DARLINGTON, SC (WBTW) – Voters in Darlington County will decide on Election Day whether or not to approve a bond referendum extending a penny sales tax, but one state leader says he’s voting no.
That’s what SC Sen. Gerald Malloy (D-Darlington) said he will do next Tuesday regarding the tax extension to pay for new schools.
Malloy said the county has other, more pressing needs right now, including replacing the over half-century old Darlington County Courthouse.
“The taxpayer has one wallet,” said Sen. Malloy.
One wallet that the senator doesn’t want to see two county entities fighting over.
The Darlington County Board of Education voted this summer to put the penny sales tax referendum on the November ballot. School district public information officer Audrey Childers said in a statement that the original bond referendum of $48 million was used to build three brand new schools and renovate others.
The original bond was set to expire in 2030.
Childers noted that through fiscal management, the school district was able to pay down the debt ahead of schedule, meaning it is now set to expire in 2018.
Childers went on to say that the school district still has a need for new facilities though, and so they put a new bond referendum on the ballot.
“I’m voting no,” Malloy declared. He said that money could be better spent elsewhere.
“Politics is about allocating resources and setting priorities,” explained the senator. “I think the number one priority right now in Darlington county is infrastructure.”
Interim Darlington County Administrator Charles Stewart believes the time has long-since passed to allocate funds for a new courthouse.
Stewart released a statement Tuesday which reads in part:
“The County is not interested in increasing the tax burden on its citizens, so the County has waited for more than 10 years for the School District’s bond on the penny to end. The County has tried to coordinate with the District on the timing of the renewal of the penny tax to little avail.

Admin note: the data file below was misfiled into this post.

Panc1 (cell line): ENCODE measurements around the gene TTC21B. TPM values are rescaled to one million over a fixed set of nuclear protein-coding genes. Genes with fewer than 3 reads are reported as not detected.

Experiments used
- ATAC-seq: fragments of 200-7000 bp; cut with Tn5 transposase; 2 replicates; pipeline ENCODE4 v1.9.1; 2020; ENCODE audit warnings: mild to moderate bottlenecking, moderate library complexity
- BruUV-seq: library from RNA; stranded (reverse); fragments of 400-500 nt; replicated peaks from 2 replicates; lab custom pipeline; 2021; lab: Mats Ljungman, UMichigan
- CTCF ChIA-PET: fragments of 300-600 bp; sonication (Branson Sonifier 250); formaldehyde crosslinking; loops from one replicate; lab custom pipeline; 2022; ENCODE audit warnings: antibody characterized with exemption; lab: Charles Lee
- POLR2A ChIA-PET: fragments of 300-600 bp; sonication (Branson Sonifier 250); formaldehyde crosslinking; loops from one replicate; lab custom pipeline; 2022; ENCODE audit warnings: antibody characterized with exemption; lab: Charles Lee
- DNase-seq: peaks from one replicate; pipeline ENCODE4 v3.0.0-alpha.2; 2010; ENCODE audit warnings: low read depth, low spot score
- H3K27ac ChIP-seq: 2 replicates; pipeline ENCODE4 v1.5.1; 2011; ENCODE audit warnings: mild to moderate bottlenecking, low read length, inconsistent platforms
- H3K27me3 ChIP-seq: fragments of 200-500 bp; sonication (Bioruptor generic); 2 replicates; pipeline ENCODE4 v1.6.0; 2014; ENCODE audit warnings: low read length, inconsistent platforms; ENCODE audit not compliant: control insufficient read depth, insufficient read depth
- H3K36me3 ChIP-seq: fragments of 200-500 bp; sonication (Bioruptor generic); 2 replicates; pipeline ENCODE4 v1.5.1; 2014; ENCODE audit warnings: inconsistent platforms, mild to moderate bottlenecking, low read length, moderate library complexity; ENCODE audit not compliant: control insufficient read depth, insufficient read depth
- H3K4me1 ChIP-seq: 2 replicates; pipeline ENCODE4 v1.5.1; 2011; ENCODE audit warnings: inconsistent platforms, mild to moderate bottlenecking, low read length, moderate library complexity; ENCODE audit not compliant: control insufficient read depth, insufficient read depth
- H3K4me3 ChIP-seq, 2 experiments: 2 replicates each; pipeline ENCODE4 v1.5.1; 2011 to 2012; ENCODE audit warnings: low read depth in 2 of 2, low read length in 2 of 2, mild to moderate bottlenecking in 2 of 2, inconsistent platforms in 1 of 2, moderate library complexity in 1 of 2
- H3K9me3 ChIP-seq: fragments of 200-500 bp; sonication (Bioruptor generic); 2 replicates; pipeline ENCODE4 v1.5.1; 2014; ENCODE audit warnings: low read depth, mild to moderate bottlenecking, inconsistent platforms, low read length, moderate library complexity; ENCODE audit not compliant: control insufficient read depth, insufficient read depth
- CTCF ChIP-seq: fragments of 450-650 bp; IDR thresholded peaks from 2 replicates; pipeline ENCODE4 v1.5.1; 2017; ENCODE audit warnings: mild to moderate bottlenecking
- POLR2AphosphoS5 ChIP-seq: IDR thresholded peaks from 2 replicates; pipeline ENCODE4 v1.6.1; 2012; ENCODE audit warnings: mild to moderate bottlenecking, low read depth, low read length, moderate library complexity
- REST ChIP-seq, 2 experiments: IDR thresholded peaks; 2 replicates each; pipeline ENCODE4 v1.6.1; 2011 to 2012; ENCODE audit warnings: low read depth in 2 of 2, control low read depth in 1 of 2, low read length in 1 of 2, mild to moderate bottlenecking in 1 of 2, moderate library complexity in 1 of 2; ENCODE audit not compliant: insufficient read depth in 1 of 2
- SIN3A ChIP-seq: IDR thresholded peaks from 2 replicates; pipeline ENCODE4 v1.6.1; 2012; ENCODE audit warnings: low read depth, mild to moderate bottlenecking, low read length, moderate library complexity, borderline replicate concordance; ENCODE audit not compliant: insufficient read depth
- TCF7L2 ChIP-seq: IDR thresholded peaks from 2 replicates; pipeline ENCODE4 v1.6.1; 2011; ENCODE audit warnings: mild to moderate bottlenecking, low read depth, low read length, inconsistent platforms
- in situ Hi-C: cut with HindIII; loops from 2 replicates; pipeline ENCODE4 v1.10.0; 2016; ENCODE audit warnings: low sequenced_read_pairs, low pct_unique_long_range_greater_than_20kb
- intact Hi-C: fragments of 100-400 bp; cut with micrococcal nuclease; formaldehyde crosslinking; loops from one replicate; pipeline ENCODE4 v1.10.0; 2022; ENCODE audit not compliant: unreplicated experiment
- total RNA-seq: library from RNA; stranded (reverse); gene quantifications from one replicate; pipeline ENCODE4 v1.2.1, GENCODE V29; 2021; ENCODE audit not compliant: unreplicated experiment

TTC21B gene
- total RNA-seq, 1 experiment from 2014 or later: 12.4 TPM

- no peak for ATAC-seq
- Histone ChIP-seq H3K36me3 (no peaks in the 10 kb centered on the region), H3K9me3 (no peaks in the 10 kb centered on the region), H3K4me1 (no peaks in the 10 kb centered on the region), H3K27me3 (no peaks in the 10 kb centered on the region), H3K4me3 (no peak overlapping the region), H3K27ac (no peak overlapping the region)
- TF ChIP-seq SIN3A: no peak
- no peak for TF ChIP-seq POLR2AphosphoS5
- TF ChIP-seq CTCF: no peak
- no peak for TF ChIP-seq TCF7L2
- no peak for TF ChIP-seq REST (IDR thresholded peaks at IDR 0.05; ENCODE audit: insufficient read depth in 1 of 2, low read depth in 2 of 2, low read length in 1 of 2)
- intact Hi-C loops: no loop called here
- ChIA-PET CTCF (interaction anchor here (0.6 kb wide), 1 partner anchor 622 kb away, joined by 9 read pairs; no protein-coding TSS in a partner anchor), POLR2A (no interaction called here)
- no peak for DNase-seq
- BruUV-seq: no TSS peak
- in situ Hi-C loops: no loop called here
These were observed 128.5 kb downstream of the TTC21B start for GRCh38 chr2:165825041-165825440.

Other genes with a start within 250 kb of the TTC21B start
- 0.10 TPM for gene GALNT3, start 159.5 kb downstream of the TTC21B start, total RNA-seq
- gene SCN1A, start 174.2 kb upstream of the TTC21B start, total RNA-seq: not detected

The County would like to use the funds to build a new courthouse that is sorely needed to provide proper, safe, and secure government services.”
Sen. Malloy agrees, and said there’s no way the taxpayers should be required to foot the bill for new schools and new infrastructure at the same time.
“I didn’t think the taxpayer should have to stomach a penny from the school district and a penny from the county,” said Malloy. “That would make us one of the highest taxed counties in the state.”
Sen. Malloy points to stagnant population growth and a dwindling number of students as a reason to spend more money on infrastructure like a new courthouse.
According to the U.S. census, since 2000, Darlington County’s population has remained around 67,000 people, while counties on the coast like Horry have seen 37% growth as of the 2010 survey. Malloy also said there are only about 10,400 students currently enrolled in the 23 schools across the county.
Sen. Malloy said spending money to bring jobs and growth to Darlington County now will mean more money for schools later.
“If we are successful in our infrastructure issues, then we’ll be able to build businesses, and businesses are what will allow the tax base to increase,” said Malloy
The senator also added that while the school district has paid some debt down, they still owe for the next two years, and he’s not willing to allow new growth to slip away when his people need it most.
“If this referendum passes, I think it would decrease the chances on some infrastructure and needs that are in Darlington County,” Sen. Malloy said. “I think it’s problematic for downtown Darlington.”
Sen. Malloy said the bottom line is that the county has waited its turn while the school system used the penny sales tax money, and it’s now time to use that money to help not just Darlington, but the rural areas surrounding it.
News 13 reached out to officials with Darlington County Schools for a response to the senator’s statements but have not heard back.